About the 17" wheels - are there no knobby 17" off road tires one could fit? Street tires are obviously going to be terrible on dirt roads.
  13. Hoghead

    Hoghead Ol'Timer

    Pirella Corsa or Scorpions in 17" would do

    The rad and exhaust !!!!!
  14. stubzi

    stubzi Ol'Timer

    Lets hope this comes to fruition, it will be an excellent bike for Thailand.
  15. TonyBKK

    TonyBKK Ol'Timer

    The KLR is still carbureted and until Kawasaki offers it with Fuel Injection they'll never be able to sell it in Thailand unfortunately. There had been rumors that the KLR would get FI in 2010. Turned out to be false. FI in 2011? Who knows- keep your fingers crossed!

    Motorcyclist magazine named the Versys "Motorcycle of the Year," and the Versys made top 10 lists around the world.

    It's 'versatility' is also one of it's weaknesses- because it's been designed for both on and off road use it's a balance of compromises and some critics describe it as a bike that can do everything well, but nothing great...

    Very popular and sells well down in Malaysia. I was thinking of buying an ER6n and getting the Versys front end rear shock and swingarm in Malaysia and doing the conversion myself, but if the Versys is really coming to Thailand soon I guess I'll just try to wait a bit longer.

    Versys, ER6n, and ER6f (aka Ninja 650R) all share the same engine- 650cc parallel twin and very similar frames.

    The Versys engine is identical to ER6n/ER6f but tuned differently. While the bore and stroke are identical the ER6n/ER6f has a higher compression ratio.

    Versys frame is very similar but not identical- it's been reinforced and the Versys sports a much stronger rear swingarm, adjustable inverted front forks and significantly more suspension travel that the road oriented ER6n/ER6f.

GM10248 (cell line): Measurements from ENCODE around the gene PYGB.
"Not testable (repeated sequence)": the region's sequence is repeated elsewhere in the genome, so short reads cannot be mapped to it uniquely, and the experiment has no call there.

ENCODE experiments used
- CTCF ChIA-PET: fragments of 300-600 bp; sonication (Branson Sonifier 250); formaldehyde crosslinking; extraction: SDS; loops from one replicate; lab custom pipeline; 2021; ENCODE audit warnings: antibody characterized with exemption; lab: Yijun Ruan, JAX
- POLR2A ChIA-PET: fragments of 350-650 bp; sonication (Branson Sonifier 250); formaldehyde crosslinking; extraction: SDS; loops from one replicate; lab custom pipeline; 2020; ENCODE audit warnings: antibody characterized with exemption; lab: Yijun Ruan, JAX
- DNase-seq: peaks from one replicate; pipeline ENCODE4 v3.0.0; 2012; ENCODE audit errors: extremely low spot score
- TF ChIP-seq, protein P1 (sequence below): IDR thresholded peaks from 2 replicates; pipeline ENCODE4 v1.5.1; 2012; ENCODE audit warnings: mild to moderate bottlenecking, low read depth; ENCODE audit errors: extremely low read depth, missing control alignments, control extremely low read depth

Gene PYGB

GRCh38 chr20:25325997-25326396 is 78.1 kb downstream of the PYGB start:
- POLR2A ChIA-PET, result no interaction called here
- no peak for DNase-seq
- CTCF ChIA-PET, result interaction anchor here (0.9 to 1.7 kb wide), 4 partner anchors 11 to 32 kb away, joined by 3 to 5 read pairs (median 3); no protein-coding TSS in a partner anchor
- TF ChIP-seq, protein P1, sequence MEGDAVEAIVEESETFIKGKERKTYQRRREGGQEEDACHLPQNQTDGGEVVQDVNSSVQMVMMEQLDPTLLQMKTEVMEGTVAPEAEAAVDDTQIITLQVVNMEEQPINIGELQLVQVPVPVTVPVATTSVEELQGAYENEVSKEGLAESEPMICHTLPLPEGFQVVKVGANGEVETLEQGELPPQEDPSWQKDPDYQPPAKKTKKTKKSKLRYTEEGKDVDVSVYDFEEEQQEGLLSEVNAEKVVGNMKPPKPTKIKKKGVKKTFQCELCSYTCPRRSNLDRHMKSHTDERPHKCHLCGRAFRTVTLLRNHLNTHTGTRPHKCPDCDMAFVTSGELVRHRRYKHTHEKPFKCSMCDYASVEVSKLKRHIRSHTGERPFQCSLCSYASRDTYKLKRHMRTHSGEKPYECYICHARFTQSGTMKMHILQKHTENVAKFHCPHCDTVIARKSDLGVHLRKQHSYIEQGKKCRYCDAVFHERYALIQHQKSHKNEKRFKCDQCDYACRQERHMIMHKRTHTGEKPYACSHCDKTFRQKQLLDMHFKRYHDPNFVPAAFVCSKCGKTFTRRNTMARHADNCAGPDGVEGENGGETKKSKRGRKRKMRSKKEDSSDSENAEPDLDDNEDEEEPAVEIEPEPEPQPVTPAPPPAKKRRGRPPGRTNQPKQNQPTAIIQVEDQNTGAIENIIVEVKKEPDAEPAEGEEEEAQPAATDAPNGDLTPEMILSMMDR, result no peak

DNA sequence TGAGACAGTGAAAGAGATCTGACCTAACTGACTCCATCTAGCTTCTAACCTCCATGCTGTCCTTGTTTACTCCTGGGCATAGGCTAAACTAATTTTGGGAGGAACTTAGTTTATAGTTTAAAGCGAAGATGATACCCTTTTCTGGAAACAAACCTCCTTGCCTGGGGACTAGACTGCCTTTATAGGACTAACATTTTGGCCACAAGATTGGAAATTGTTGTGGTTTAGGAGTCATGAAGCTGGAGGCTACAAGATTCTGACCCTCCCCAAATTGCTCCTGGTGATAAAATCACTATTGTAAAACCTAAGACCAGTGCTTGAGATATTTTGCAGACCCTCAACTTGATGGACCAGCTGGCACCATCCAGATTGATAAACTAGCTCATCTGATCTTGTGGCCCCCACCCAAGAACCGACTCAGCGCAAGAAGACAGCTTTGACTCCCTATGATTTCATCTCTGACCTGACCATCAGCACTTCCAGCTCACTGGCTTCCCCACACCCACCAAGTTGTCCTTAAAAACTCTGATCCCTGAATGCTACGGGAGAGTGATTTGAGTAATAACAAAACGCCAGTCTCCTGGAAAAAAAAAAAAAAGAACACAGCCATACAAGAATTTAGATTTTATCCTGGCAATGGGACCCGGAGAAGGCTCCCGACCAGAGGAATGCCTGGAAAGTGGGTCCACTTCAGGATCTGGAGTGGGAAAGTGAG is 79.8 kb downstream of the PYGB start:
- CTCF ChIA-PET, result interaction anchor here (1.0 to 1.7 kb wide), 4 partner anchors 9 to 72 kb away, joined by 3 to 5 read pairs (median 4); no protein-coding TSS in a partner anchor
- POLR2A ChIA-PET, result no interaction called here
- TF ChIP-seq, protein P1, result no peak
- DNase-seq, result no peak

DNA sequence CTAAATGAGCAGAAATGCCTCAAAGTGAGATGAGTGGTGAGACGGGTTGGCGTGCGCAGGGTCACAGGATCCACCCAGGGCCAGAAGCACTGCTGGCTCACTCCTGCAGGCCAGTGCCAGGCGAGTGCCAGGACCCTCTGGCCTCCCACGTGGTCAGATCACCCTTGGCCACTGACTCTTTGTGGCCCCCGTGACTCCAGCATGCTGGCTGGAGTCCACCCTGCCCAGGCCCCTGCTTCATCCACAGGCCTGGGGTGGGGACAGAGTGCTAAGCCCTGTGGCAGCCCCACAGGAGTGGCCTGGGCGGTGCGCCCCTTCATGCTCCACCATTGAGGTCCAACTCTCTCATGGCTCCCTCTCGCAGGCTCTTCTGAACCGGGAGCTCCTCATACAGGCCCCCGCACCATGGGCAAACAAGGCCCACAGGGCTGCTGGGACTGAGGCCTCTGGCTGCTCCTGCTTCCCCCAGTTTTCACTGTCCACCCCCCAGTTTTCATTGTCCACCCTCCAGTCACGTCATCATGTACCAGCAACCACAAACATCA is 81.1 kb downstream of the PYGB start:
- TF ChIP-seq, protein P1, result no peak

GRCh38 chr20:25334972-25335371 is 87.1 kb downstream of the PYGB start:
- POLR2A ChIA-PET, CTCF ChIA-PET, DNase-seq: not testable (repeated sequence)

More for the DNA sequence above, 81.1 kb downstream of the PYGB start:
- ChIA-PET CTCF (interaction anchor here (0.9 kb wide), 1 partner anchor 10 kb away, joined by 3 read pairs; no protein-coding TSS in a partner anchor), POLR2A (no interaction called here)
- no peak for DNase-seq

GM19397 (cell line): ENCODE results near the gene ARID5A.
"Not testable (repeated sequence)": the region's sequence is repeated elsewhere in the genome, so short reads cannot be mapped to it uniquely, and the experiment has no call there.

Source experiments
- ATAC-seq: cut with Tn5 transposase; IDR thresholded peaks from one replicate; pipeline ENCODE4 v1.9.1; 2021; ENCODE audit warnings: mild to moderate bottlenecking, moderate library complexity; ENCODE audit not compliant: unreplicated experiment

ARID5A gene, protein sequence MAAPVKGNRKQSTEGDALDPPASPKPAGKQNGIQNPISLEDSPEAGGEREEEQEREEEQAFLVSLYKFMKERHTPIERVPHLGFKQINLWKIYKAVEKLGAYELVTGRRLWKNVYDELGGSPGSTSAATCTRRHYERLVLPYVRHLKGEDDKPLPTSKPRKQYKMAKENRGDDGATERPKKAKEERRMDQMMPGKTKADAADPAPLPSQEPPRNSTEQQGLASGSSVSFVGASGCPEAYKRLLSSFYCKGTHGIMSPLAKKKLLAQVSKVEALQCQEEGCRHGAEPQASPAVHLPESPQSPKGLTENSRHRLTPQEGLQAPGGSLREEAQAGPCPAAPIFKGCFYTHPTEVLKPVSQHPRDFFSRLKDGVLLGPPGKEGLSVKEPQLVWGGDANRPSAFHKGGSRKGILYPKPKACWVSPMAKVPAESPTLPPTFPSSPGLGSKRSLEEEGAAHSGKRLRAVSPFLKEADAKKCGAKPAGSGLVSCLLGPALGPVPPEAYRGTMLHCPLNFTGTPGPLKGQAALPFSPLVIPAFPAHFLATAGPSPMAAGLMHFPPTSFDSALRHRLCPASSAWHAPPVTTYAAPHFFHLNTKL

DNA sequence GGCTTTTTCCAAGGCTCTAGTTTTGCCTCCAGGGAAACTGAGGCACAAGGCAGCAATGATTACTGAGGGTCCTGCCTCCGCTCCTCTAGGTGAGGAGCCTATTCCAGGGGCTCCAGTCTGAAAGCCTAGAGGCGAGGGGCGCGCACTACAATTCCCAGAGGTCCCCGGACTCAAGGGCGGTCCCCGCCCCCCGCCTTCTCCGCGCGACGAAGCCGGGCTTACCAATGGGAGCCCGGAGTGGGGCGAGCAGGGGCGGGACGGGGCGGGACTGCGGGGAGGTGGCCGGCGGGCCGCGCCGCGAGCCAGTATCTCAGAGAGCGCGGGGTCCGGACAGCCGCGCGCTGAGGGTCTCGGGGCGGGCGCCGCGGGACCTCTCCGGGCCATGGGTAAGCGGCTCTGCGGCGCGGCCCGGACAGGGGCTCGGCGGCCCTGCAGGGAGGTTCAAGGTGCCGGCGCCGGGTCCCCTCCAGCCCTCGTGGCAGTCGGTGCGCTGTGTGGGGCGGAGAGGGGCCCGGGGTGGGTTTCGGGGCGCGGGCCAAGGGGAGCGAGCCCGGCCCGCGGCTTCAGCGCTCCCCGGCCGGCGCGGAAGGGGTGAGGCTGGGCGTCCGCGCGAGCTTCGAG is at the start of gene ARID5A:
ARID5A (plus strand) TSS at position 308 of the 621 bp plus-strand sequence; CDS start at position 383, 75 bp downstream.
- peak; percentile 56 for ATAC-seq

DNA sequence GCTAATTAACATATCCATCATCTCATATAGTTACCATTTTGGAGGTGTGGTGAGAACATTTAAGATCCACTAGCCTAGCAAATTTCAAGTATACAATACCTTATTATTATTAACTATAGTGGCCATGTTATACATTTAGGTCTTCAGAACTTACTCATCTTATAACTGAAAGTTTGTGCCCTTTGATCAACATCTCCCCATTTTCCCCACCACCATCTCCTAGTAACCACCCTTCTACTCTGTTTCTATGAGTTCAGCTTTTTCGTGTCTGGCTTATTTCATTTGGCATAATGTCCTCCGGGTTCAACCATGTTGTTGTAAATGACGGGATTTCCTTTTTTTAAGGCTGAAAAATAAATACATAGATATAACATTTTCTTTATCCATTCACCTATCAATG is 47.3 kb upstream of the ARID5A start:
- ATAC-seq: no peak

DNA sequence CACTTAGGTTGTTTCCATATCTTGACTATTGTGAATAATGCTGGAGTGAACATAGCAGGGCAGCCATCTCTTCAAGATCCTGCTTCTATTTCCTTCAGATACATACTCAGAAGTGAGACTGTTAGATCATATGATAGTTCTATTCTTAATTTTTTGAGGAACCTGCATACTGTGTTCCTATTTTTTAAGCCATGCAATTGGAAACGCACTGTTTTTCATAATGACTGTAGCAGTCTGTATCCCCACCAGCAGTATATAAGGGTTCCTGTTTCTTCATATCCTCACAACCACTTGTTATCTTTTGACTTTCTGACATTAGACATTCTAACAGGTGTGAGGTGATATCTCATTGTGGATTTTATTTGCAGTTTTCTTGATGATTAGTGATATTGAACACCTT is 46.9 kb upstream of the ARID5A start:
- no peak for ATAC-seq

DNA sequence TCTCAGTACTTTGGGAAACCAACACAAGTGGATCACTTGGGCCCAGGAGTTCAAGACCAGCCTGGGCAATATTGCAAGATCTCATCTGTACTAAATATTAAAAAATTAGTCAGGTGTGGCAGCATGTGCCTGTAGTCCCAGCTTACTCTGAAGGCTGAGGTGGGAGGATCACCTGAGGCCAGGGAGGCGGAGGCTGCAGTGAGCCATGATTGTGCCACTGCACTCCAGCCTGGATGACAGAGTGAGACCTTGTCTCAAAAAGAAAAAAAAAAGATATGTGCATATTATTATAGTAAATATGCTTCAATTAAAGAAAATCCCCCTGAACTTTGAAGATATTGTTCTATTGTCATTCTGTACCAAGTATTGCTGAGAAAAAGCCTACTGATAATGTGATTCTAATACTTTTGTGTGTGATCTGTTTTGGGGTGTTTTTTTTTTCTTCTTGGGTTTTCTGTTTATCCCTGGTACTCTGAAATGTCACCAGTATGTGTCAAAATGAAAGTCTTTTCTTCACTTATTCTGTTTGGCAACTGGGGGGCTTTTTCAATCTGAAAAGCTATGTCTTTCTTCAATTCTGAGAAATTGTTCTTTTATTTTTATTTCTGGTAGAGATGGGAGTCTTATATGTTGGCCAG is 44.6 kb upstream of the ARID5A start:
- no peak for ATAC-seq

The front suspensions on the Versys is an inverted 41mm hydraulic telescopic fork with stepless adjustable rebound and preload.

    Forks on both bikes are 41mm, but the Versys forks are adjustable for both preload and rebound while the ER6 forks are not adjustable at all. That's a HUGE advantage for the Versys over the ER6 IMO.

    5.9 inches of travel on the Versys forks compared to 4.7 on the ER6.

    Rear suspension on the Versys is also higher grade than the ER6-

    Versys features a single offset laydown shock with 13-position adjustable rebound damping and adjustable spring preload. (The ER6 is adjustable for preload only).

    The massive rear swingarm on the Versys is a lot more rigid than the rather flimsy swingarm on the ER6 and offers 5.7 inches of travel compared to 4.9 inches on the ER6.

    The Versys also carries more fuel in its 5 gallon tank than than the ER6n/f which can carry only 4.1 gallons. (This also makes the Versys heavier than the ER6 when fully fueled.)

    I'm probably forgetting some other points but I think these are the biggest and most obvious differences between the Versys and the ER6n/ER6f.

    Considering how well is sells in Malaysia I think Kawasaki will enjoy great success if they offer it in Thailand at a competitive price.

    Let the Good Times Roll!

  16. TonyBKK

    TonyBKK Ol'Timer

    Nice review but looks like these guys (and girl) never took the bikes off the highway... A proper review would include some dirt! :happy2:
  17. TonyBKK

    TonyBKK Ol'Timer

    I think they got it right on the review when they called the Versys "an ER6 on stilts" :lol-sign:

    It's certainly NOT an adventure bike like the KLR650, but it should handle rough roads and 'gentle' off-roading just fine.

    I had a great time tearing around on with my old ER6n with Pirelli MT60 enduro tires last year-



    Throw a radiator guard on like this:

    Exhaust... well, I suppose you wouldn't want to spend a lot of money on an expensive aftermarket can if you plan to beat it all to hell... The headers are strong and very cheap to replace. I'd probably ditch the heavy stock exhaust and throw on some sort of low profile car muffler on there.

    Or if you want to keep your exhaust(s) out of harms way you could do something like this: